What is pulmonary alveolar proteinosis (PAP)?

PAP is a lung condition that is caused by a build-up of proteins, fats and other substances (collectively called surfactant) in the air sacs of the lungs, called the alveoli. The alveoli are the part of the lungs that contain air. It is there that gases between the lungs and the blood are exchanged.

PAP is a rare disease, affecting about 1 person in 100,000 people worldwide, with fewer than 10,000 of them in the U.S. It generally develops in adults, but it can be congenital (something you are born with). It is sometimes called phospholipidosis or pulmonary alveolar lipoproteinosis.

Are there different types of pulmonary alveolar proteinosis (PAP)?

Yes. Types include:

  • Autoimmune pulmonary alveolar proteinosis (aPAP): This type is the most common and is believed to represent about 90% of adults who get it. These adults are mostly between the ages of 30 and 60 years old.
  • Secondary PAP: This type is a result of having another type of disease or condition or of being exposed to a toxin of some type.
  • Congenital: There is a form of PAP that happens because of genetic defects passed down in families.

Who gets pulmonary alveolar proteinosis (PAP)?

This condition happens more often in men than in women. It usually affects people between the ages of 30 and 60. Exposures like dusts and smoking increase the risk of PAP, which may explain why it has been recognized more often in men.

What causes pulmonary alveolar proteinosis (PAP)?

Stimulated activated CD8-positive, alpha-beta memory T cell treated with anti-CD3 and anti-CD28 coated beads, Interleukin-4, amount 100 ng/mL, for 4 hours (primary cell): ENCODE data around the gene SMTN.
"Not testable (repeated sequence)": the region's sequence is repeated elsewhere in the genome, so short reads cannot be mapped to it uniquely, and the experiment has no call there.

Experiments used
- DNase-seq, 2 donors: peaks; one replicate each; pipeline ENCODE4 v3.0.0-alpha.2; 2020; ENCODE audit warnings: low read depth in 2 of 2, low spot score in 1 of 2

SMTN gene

In the majority of PAP cases in adults, the cause is suspected to be a lack of or a problem with granulocyte-macrophage colony-stimulating factor (GM-CSF). This substance is needed to make certain immune cells develop. Without it, the air sacs are not able to clear out all traces of protein-containing materials. This leads to accumulation of debris in the air sacs and eventually to breathing problems.

What are the symptoms of pulmonary alveolar proteinosis (PAP)?

PAP has the following symptoms:

  • Shortness of breath, also called dyspnea
  • Chest pain or tightness
  • Fever
  • Weight loss
  • Cough (sometimes, but not always)
  • Low levels of oxygen in the blood
  • Nail clubbing (abnormal growth of toenails or fingernails)

Last reviewed by a Cleveland Clinic medical professional on 06/06/2018.


  • Expert knowledge and experience of healthcare providers at Cleveland Clinic
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